Vegetables are, like animals, composed of a series of vessels. The bark consists of the cortex or exterior covering, the parenchyma, a pulpy substance formed by a variety of folliculi, and the liber or rind, which, towards the end of autumn, coalesces with the wood, and acquires the same consistence. The pith is a congeries of air and fap vefsels, interwoven like gauze. It continually diminishes, because a part dries and incorporates with the general mass. The wood consists of a dense compact ligneous matter, and a porous pulpy parenchyma. The same structure extends through every part of a vegetable; and the roots, the branches, and the leaves, however unlike in appearance, are similar in their texture. The ascension of sap is affifted by capillary attraction, and the action of the air vessels or tracheæ ; but these causes are not alone adequate to the effect. The great fource of motion is the principle of life inherent in vegetables, and which is excited and stimulated by the application of warmth.

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The analogy between the circulation of the blood in animals is
not indeed complete ; for the sap rises vigorously in the day,
when the plant is cherished by the enlivening rays of the sun,
and again descends during the night. The pith of vegetables
resembles the spinal marrow and brain, the great seat of life.
The leaves are expiratory organs, and supply the place of lungs.
The branches, like the arms and tentacula of animals, serve for
support and defence. Bones, as well as wood, consist of con-
centric layers. The graffes differ considerably from other plants
in their structure. Their tubular and knotted form gives them
strength to resist the violence of the wind. They resemble the
polypus and tænia. Succulent vegetables bear an analogy to ..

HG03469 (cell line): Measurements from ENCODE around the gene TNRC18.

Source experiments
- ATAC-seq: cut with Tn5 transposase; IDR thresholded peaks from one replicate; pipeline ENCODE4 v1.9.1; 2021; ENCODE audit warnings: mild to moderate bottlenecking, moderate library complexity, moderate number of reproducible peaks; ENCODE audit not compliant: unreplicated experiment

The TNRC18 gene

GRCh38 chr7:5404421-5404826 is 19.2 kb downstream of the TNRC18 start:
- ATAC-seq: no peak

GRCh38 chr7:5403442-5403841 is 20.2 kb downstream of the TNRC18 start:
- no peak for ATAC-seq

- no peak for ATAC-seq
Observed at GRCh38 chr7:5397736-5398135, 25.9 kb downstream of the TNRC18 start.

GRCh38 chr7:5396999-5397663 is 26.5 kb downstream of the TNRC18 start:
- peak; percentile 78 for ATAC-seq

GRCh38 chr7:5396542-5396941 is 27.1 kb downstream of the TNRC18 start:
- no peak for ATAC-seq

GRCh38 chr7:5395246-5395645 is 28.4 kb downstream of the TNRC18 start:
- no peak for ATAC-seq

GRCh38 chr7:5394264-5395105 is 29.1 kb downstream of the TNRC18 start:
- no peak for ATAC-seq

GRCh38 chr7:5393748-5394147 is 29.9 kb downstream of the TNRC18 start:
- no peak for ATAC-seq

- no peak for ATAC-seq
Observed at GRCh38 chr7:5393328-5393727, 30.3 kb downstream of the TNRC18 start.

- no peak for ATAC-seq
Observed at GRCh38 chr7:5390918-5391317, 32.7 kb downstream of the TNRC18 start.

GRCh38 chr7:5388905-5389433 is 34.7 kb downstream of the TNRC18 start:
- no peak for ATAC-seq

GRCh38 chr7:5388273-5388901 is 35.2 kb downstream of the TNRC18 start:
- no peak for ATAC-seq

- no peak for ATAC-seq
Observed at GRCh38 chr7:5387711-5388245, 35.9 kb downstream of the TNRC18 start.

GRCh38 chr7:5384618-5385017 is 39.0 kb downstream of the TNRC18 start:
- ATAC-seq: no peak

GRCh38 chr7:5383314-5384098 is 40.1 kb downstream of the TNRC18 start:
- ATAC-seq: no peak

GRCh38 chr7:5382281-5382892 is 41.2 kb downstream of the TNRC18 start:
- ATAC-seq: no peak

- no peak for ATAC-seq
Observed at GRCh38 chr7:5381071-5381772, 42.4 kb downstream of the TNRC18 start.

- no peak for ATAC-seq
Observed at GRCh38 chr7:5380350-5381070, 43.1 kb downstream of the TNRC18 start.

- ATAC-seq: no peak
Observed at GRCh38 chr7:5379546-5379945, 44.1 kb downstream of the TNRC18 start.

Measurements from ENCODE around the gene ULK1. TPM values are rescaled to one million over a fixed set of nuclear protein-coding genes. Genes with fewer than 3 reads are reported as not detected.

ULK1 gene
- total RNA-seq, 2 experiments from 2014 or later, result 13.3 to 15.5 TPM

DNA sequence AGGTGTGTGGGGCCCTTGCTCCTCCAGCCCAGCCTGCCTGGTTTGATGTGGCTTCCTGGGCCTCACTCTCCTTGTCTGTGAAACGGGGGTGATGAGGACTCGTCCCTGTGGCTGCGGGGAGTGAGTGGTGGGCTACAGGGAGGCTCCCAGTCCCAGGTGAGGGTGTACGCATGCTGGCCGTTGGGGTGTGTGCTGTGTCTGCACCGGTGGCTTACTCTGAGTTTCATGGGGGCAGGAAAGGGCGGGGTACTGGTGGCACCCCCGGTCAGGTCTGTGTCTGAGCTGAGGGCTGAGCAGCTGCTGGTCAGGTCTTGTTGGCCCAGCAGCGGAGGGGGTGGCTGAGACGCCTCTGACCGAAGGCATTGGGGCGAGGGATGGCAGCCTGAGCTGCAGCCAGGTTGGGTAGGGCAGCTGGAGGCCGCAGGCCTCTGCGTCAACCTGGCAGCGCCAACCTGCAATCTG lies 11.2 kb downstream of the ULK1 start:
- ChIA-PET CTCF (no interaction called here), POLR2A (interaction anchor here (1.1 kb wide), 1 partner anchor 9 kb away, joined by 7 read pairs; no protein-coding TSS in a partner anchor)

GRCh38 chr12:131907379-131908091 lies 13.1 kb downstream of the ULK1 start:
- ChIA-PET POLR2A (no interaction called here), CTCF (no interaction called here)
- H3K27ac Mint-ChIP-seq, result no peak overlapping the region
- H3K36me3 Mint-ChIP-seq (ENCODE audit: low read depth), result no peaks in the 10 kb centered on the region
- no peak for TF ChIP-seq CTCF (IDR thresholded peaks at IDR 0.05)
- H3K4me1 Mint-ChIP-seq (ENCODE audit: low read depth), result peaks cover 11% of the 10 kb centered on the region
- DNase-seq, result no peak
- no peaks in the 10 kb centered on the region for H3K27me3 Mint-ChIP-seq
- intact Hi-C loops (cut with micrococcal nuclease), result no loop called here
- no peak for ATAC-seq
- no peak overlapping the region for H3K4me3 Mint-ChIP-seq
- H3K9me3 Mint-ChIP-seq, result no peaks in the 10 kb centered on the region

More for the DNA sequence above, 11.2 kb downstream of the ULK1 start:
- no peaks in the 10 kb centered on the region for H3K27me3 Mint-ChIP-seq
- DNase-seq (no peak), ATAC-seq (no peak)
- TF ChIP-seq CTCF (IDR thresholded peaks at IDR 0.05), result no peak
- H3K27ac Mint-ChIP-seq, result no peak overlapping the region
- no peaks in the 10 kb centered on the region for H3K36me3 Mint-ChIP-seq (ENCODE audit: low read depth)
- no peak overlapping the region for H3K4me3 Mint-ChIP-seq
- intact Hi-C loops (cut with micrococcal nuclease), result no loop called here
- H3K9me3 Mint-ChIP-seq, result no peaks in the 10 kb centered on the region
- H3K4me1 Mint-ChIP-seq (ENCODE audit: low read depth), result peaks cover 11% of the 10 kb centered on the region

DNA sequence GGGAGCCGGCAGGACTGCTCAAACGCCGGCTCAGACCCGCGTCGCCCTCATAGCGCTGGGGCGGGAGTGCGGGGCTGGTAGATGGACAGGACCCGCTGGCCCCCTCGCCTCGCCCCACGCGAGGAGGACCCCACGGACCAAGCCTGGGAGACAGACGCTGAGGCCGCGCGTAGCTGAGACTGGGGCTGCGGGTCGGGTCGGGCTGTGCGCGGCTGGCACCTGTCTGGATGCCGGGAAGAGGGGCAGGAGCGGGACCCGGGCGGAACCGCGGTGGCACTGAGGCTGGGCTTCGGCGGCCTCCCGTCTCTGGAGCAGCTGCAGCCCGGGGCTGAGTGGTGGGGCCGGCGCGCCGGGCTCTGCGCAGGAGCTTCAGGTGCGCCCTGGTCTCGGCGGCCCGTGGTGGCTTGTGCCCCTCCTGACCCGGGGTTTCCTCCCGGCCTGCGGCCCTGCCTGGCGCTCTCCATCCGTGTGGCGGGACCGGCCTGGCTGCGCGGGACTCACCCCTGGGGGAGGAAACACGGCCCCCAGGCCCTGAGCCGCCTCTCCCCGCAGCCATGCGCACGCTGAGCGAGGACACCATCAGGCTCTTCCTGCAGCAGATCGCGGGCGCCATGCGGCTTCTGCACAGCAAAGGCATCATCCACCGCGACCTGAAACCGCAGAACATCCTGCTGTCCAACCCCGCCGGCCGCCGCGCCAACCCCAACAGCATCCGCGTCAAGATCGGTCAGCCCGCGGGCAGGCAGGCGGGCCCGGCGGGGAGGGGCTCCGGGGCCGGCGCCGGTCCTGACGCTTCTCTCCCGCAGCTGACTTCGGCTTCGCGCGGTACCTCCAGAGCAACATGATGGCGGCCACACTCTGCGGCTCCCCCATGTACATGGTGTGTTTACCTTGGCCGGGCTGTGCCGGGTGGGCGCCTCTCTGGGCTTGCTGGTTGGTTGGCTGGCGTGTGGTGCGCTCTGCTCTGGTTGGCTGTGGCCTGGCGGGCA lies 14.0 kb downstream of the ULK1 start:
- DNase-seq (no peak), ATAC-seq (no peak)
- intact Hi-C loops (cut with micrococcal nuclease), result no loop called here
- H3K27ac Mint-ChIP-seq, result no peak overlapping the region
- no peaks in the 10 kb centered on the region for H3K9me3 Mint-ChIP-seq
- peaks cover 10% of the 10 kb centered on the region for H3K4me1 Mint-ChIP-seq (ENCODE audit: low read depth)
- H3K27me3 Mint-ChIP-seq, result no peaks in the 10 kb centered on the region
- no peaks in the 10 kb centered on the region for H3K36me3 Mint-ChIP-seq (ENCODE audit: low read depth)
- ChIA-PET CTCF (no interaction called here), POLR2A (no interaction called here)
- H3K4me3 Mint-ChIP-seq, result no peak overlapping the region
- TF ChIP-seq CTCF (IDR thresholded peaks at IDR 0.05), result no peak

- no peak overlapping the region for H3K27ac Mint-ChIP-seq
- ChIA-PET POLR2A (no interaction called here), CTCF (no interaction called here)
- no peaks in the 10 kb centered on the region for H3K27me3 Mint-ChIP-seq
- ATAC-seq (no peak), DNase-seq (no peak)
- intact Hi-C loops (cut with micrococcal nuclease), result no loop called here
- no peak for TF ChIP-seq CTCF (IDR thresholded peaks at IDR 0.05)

worms, caterpillars, and soft insects.. ..

2. Growth and nourishment. Animals grow by developement,
vegetables by accretion. Water is the principal food of plants;
which is absorbed by the fibres of the root, elaborated and con-
verted into sap, and then conducted, by numberleis vessels, to
nourish the various parts. Seeds and embryos grow in the same
manner. A part of the grain is converted, by the process of ve-
getation, into a pulpy faccharine substance, which nourishes the
infant plant, and the seminal leaves, by attracting air and moi-
fture, allist the expansion. The age of animals admits of
great variety. Plants are annual, biennial, triennial, and pe-
rennial. Warmth and moderate moisture are equally favourable'
to vegetation and animal life. Some plants are confined to par-
ticular climates. The arctic bramble is only found in Norway
and Canada. Others, as the chickweed, are diffused over the
earth. The elephant is the native of warm regions, the rein-
deer inhabits only cold countries ; but man is dispersed through
all the varieties of climate. The rush is an amphibious plant,
the milletoe a parasite.--Access of air and exercise are necessary
to the health and vigour of vegetables as well as of animals.
Plants, in confined situations, become weak, dwarfish, and
pallid.

3. Dissemination and decay. The distinêtion of animals into oviparous and viviparous is not sufficiently marked. Some possess the power of generating in both ways; nor is the presence of eggs always necessary to production. One species of polypus multiplies its kind, by sending of shoots; another, by splitting longitudinally; another by dividing into transverse sections. The dart-millepes discharges its young, by a spontaneous feparation. The animalcules which appear in animal and vegetable infu. fions, multiply ad infinitum, by continual divisions and fubdivisions. The vine-fretter has been discovered to be capable of producing, without the influence of the male; and Bonnet has conducted the experiment through a succession of nine geneX 3